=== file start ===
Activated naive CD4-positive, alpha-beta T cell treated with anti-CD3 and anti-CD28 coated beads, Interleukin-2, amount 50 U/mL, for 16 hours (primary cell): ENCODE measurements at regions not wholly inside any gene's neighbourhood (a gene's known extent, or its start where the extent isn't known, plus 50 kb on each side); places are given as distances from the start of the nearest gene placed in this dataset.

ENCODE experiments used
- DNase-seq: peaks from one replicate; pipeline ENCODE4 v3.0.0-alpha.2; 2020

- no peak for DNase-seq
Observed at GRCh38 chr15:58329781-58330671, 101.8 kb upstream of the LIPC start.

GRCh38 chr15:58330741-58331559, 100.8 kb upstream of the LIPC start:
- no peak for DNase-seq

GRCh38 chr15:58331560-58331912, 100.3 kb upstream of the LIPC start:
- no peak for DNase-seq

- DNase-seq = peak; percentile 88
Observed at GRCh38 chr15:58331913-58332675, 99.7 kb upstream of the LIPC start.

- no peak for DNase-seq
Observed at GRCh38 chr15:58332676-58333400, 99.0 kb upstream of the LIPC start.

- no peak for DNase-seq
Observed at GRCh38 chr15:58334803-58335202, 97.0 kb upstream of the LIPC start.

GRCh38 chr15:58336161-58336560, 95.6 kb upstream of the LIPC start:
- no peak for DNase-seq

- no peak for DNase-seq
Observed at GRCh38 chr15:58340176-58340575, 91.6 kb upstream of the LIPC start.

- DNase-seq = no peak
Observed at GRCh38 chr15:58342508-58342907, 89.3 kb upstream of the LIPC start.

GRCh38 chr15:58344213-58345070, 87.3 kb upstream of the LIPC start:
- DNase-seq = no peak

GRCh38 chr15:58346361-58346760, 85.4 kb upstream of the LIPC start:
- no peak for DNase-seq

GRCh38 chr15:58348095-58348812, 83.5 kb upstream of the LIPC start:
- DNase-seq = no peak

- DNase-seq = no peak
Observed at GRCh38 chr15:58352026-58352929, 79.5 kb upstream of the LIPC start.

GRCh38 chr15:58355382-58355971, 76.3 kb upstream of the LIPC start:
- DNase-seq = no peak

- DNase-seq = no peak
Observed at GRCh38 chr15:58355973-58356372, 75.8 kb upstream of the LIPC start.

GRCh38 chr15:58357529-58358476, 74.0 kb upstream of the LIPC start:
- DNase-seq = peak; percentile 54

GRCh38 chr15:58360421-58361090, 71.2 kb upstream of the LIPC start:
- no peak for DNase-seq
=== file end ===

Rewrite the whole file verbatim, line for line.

Activated naive CD4-positive, alpha-beta T cell treated with anti-CD3 and anti-CD28 coated beads, Interleukin-2, amount 50 U/mL, for 16 hours (primary cell): ENCODE measurements at regions not wholly inside any gene's neighbourhood (a gene's known extent, or its start where the extent isn't known, plus 50 kb on each side); places are given as distances from the start of the nearest gene placed in this dataset.

ENCODE experiments used
- DNase-seq: peaks from one replicate; pipeline ENCODE4 v3.0.0-alpha.2; 2020

- no peak for DNase-seq
Observed at GRCh38 chr15:58329781-58330671, 101.8 kb upstream of the LIPC start.

GRCh38 chr15:58330741-58331559, 100.8 kb upstream of the LIPC start:
- no peak for DNase-seq

GRCh38 chr15:58331560-58331912, 100.3 kb upstream of the LIPC start:
- no peak for DNase-seq

- DNase-seq = peak; percentile 88
Observed at GRCh38 chr15:58331913-58332675, 99.7 kb upstream of the LIPC start.

- no peak for DNase-seq
Observed at GRCh38 chr15:58332676-58333400, 99.0 kb upstream of the LIPC start.

- no peak for DNase-seq
Observed at GRCh38 chr15:58334803-58335202, 97.0 kb upstream of the LIPC start.

GRCh38 chr15:58336161-58336560, 95.6 kb upstream of the LIPC start:
- no peak for DNase-seq

- no peak for DNase-seq
Observed at GRCh38 chr15:58340176-58340575, 91.6 kb upstream of the LIPC start.

- DNase-seq = no peak
Observed at GRCh38 chr15:58342508-58342907, 89.3 kb upstream of the LIPC start.

GRCh38 chr15:58344213-58345070, 87.3 kb upstream of the LIPC start:
- DNase-seq = no peak

GRCh38 chr15:58346361-58346760, 85.4 kb upstream of the LIPC start:
- no peak for DNase-seq

GRCh38 chr15:58348095-58348812, 83.5 kb upstream of the LIPC start:
- DNase-seq = no peak

- DNase-seq = no peak
Observed at GRCh38 chr15:58352026-58352929, 79.5 kb upstream of the LIPC start.

GRCh38 chr15:58355382-58355971, 76.3 kb upstream of the LIPC start:
- DNase-seq = no peak

- DNase-seq = no peak
Observed at GRCh38 chr15:58355973-58356372, 75.8 kb upstream of the LIPC start.

GRCh38 chr15:58357529-58358476, 74.0 kb upstream of the LIPC start:
- DNase-seq = peak; percentile 54

GRCh38 chr15:58360421-58361090, 71.2 kb upstream of the LIPC start:
- no peak for DNase-seq